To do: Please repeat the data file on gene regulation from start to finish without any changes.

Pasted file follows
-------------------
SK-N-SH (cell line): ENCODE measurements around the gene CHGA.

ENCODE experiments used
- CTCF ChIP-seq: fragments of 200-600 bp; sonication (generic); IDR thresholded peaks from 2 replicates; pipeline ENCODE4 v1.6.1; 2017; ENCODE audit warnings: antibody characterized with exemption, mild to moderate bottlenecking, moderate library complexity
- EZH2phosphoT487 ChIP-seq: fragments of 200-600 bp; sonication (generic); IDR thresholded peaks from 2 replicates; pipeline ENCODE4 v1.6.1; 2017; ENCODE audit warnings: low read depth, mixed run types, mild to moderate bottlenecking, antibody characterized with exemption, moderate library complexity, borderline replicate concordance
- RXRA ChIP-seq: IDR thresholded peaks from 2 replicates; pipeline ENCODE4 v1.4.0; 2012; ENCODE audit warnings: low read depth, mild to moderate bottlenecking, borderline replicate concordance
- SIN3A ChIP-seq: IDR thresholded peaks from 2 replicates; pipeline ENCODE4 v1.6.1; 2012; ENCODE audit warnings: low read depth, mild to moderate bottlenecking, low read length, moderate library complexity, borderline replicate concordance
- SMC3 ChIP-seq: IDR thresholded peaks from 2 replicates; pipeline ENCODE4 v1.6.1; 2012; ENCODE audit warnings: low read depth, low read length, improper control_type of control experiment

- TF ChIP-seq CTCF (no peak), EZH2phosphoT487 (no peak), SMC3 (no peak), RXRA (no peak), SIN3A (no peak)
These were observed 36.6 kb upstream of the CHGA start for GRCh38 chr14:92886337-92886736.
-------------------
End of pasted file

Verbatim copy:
SK-N-SH (cell line): ENCODE measurements around the gene CHGA.

ENCODE experiments used
- CTCF ChIP-seq: fragments of 200-600 bp; sonication (generic); IDR thresholded peaks from 2 replicates; pipeline ENCODE4 v1.6.1; 2017; ENCODE audit warnings: antibody characterized with exemption, mild to moderate bottlenecking, moderate library complexity
- EZH2phosphoT487 ChIP-seq: fragments of 200-600 bp; sonication (generic); IDR thresholded peaks from 2 replicates; pipeline ENCODE4 v1.6.1; 2017; ENCODE audit warnings: low read depth, mixed run types, mild to moderate bottlenecking, antibody characterized with exemption, moderate library complexity, borderline replicate concordance
- RXRA ChIP-seq: IDR thresholded peaks from 2 replicates; pipeline ENCODE4 v1.4.0; 2012; ENCODE audit warnings: low read depth, mild to moderate bottlenecking, borderline replicate concordance
- SIN3A ChIP-seq: IDR thresholded peaks from 2 replicates; pipeline ENCODE4 v1.6.1; 2012; ENCODE audit warnings: low read depth, mild to moderate bottlenecking, low read length, moderate library complexity, borderline replicate concordance
- SMC3 ChIP-seq: IDR thresholded peaks from 2 replicates; pipeline ENCODE4 v1.6.1; 2012; ENCODE audit warnings: low read depth, low read length, improper control_type of control experiment

- TF ChIP-seq CTCF (no peak), EZH2phosphoT487 (no peak), SMC3 (no peak), RXRA (no peak), SIN3A (no peak)
These were observed 36.6 kb upstream of the CHGA start for GRCh38 chr14:92886337-92886736.